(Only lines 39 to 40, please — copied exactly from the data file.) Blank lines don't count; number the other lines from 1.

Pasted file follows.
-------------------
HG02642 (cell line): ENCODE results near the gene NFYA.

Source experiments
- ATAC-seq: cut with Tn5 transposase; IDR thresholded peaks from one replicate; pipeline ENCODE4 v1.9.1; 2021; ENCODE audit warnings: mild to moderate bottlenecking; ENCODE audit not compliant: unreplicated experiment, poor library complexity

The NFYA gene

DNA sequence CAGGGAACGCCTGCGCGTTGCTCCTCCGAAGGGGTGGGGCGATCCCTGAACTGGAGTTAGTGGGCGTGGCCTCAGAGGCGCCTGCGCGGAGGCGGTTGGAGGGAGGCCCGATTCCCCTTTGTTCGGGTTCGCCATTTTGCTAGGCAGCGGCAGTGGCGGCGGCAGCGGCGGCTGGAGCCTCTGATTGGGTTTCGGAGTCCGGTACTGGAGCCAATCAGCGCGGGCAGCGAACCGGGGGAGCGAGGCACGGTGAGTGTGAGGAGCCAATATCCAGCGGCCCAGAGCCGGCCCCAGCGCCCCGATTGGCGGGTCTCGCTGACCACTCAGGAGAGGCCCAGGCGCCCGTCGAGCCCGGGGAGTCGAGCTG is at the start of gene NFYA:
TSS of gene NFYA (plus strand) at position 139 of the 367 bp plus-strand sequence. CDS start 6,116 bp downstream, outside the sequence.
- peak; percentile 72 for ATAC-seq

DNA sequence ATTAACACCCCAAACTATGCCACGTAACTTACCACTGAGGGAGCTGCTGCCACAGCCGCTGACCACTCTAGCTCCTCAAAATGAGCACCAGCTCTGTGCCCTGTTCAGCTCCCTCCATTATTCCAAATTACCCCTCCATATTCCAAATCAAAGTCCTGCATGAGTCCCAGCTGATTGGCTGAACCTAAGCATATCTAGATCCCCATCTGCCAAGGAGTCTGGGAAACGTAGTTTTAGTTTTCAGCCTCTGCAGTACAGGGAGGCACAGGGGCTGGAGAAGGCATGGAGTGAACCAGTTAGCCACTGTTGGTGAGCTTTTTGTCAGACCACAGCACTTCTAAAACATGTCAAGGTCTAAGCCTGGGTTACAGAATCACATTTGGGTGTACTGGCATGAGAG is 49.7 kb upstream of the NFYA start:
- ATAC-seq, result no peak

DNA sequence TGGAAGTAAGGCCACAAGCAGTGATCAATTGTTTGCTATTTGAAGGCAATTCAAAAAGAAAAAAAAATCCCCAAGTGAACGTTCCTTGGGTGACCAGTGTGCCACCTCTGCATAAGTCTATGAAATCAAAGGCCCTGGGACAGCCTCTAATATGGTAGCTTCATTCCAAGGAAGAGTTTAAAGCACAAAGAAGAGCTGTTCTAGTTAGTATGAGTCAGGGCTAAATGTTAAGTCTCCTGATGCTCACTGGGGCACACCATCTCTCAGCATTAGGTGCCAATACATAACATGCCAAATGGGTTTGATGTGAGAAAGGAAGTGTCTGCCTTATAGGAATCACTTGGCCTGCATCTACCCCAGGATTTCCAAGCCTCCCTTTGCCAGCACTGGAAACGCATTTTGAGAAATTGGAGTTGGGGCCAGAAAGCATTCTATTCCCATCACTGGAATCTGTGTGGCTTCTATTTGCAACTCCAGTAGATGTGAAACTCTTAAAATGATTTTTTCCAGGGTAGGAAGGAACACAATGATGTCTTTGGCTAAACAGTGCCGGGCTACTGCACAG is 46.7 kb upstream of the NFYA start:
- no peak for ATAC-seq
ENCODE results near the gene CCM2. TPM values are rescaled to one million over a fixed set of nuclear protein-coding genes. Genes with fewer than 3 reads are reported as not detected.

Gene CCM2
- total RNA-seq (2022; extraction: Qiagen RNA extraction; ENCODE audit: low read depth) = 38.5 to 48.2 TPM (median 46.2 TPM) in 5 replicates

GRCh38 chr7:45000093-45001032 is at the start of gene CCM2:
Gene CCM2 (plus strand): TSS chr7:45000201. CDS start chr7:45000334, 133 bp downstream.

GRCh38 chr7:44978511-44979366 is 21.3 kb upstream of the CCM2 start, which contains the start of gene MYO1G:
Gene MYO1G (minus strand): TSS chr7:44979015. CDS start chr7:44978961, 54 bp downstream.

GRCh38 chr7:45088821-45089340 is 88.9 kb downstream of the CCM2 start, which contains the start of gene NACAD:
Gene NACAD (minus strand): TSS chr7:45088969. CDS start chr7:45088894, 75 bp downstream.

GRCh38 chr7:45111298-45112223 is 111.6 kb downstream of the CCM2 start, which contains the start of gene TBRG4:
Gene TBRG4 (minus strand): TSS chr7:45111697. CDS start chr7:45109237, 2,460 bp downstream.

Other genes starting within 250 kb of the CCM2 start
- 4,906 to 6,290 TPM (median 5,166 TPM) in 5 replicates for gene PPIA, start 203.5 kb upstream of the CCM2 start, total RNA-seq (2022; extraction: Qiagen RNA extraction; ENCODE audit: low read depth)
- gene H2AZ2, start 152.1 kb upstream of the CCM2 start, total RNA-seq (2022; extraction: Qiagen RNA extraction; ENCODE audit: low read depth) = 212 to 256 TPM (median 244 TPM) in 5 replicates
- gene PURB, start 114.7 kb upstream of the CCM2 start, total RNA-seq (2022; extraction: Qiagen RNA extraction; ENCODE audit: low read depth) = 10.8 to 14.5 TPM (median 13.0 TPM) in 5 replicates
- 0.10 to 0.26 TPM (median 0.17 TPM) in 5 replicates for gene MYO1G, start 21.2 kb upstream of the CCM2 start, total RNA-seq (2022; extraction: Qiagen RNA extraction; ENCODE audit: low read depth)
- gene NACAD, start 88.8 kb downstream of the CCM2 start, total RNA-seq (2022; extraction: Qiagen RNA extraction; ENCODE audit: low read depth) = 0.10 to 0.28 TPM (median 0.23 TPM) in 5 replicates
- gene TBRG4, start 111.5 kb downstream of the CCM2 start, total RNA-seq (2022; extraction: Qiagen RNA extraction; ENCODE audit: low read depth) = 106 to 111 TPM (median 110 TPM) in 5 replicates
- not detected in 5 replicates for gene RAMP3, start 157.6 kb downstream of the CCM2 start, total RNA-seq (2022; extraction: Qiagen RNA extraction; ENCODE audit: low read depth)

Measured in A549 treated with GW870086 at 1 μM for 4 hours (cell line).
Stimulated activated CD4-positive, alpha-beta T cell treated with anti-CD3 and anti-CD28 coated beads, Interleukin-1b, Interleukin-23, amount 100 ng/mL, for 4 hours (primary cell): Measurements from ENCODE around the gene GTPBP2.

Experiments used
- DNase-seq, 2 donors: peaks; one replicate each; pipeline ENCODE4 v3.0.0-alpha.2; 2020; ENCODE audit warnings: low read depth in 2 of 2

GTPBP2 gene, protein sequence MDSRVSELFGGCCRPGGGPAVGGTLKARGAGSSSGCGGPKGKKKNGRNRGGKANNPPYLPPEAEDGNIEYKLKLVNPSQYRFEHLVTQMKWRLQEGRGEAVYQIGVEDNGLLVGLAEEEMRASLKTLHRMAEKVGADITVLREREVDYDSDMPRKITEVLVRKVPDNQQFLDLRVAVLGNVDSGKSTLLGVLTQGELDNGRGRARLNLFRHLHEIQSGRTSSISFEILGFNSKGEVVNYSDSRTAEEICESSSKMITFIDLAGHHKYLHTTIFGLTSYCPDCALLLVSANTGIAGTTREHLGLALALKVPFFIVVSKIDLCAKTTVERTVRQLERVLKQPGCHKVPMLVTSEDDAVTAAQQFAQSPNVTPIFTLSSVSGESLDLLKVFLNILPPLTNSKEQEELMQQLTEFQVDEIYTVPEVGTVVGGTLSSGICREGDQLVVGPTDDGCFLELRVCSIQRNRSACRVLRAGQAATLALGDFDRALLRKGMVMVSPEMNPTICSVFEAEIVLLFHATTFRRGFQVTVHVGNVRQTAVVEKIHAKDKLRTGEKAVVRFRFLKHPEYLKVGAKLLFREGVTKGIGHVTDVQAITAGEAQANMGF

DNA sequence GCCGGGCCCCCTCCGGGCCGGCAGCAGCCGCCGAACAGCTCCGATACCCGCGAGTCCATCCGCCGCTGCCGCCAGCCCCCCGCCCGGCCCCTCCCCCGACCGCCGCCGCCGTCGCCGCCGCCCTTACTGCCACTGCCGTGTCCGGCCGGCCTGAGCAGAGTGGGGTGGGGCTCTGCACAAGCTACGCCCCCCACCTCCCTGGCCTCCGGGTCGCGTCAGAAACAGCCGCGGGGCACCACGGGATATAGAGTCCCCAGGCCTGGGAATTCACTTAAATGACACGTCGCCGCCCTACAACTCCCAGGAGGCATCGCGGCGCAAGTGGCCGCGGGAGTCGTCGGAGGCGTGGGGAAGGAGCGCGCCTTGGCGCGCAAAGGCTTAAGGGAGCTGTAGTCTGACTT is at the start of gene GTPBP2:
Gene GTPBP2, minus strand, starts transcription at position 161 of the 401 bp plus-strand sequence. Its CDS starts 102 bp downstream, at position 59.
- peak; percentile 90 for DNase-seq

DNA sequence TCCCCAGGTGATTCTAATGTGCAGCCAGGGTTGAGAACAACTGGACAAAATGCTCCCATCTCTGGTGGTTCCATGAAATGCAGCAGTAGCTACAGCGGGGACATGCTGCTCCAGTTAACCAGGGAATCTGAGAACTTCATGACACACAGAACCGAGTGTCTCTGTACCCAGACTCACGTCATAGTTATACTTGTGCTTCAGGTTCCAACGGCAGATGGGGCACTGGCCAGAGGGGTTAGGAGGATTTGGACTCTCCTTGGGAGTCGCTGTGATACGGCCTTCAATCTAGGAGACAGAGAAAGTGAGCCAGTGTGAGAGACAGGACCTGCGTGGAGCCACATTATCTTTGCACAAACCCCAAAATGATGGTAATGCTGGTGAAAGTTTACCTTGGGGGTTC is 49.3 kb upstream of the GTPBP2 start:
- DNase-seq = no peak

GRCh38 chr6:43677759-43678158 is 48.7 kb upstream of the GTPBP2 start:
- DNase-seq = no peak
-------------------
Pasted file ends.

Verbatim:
DNA sequence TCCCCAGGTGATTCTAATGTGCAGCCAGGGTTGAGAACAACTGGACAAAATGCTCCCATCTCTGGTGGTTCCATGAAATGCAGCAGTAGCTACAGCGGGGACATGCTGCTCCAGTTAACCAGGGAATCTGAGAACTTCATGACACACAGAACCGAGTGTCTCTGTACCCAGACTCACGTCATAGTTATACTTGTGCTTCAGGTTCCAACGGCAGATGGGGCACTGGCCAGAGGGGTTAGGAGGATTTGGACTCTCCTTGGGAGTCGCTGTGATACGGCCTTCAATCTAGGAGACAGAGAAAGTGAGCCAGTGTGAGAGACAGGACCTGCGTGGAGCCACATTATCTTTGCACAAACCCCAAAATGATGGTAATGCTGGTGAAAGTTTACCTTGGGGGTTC is 49.3 kb upstream of the GTPBP2 start:
- DNase-seq = no peak